Mentor Training Program - for farm and ranch mentors
Mentor Training - supporting farm mentors to improve land-based experiential learning
As fewer Americans grow up on farms or ranches, experiential farmer training programs build skills for aspiring, beginning, or first generation farmers and create an entryway to the industry. Mentor matching programs increase the number of skilled farmers by pairing experienced farm mentors with novice farmers. Agricultural Service Providers who coordinate farm mentor networks value the role that quality mentorship relationships play in training farm successors. Yet, balancing the demands of work and facilitating farm-based education and learning can create strains on productivity and profitability. Mentors must consistently set reasonable expectations, effectively communicate, provide feedback, and nurture their mentees. This Mentor Training Program seeks to develop agriculture-specific mentor training resources and support ag service providers with the tools, curricula, and training strategies to build mentor support networks and offer quality professional training and support to farm mentors to build their capacity as educators. Learn about the Value of Agricultural Mentorship through our story map (voices of farm apprentices and mentors).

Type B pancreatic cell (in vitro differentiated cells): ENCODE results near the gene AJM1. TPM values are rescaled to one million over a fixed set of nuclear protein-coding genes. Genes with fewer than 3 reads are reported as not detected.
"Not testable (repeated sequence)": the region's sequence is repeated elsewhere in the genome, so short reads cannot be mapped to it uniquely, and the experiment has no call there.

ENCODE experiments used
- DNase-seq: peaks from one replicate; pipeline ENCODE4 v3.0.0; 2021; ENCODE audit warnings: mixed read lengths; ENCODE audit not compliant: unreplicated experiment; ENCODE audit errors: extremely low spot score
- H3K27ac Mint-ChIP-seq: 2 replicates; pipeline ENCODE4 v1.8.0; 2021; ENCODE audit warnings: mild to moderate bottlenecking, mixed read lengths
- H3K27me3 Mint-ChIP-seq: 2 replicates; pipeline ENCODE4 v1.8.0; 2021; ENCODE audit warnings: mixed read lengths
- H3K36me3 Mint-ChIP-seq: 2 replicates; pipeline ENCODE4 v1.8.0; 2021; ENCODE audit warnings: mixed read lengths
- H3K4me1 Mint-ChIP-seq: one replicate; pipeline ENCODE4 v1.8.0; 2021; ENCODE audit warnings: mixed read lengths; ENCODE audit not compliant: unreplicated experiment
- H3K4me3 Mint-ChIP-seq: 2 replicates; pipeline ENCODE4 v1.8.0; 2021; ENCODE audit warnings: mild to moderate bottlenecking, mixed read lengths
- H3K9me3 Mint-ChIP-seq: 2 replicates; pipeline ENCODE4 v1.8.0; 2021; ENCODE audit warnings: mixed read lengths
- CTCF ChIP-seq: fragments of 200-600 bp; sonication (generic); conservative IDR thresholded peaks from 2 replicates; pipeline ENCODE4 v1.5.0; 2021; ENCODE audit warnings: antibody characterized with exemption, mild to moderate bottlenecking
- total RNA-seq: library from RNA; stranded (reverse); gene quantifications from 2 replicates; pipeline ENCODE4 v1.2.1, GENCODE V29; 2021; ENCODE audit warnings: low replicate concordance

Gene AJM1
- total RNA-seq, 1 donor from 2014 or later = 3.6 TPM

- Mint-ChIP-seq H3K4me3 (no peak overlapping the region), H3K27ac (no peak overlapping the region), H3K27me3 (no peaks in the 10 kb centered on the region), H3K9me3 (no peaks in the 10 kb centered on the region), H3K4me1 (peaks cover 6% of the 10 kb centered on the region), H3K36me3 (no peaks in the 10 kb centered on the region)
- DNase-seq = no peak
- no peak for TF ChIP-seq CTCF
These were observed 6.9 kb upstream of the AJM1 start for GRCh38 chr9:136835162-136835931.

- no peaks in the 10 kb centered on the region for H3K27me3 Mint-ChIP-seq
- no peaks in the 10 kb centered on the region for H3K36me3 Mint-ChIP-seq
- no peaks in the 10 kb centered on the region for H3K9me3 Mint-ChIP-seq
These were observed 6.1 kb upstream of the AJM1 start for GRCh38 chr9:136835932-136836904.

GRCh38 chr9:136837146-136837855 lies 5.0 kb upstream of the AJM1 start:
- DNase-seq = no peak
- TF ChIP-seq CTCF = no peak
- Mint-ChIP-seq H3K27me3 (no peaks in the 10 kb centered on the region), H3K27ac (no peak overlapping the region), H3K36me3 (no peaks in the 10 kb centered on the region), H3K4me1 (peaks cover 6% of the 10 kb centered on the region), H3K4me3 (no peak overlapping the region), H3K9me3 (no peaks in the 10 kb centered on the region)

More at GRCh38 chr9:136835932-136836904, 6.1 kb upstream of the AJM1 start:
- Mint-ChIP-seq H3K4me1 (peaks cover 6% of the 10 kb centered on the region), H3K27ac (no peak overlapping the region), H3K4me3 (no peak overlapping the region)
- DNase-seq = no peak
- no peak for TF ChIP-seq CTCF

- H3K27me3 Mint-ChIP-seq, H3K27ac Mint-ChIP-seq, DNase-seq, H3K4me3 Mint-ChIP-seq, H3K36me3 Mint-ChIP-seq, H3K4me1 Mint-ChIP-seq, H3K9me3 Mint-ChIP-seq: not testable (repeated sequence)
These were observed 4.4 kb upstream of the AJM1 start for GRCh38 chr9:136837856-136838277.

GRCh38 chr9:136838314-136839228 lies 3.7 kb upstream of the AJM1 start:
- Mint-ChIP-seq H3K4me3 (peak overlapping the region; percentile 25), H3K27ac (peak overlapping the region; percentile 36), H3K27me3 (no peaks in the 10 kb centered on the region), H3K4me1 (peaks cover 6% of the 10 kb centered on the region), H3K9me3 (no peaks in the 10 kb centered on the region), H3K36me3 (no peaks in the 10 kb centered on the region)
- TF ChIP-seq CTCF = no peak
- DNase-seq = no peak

Professional development for farm mentors has the potential to result in more effective training for aspiring and beginning farmers, increase knowledge transfer of agricultural skills, increase employee retention, and improve farm work culture. Networking with other farm mentors builds professional relationships with other producers who share similar educational missions and community engagement values.
This three-year (2020-2023) SARE-funded Professional Development Project will develop and deliver robust mentor trainings and faciliatate mentor peer support groups. Content delivery will include:
- regional standalone 2-day professional development workshops targeting ag service providers and farmers interested in mentoring or training beginning farmers.
- webinar versions of workshop topics posted on New Entry’s website;
- regional winter conference presentations;
- mentor discussion / peer groups and individualized training sessions;
- materials posted on New Entry’s website.
In January and February, 2022, our partner, Maine Organic Farmers and Gardeners Association hosted a virtual, 4-part farm mentor training and labor management series designed for farmers and farm mentors that employ workers or host apprentices. This series centered on farm workers' stories and guided farm managers and mentors through crucial aspects of managing and mentoring including communication, building inclusive workplace cultures, and empowering staff. Please direct any questions about the series to MOFGA's Beginning Farmer Program Specialist, Bo Dennis at email@example.com.
For workshop descriptions see details below: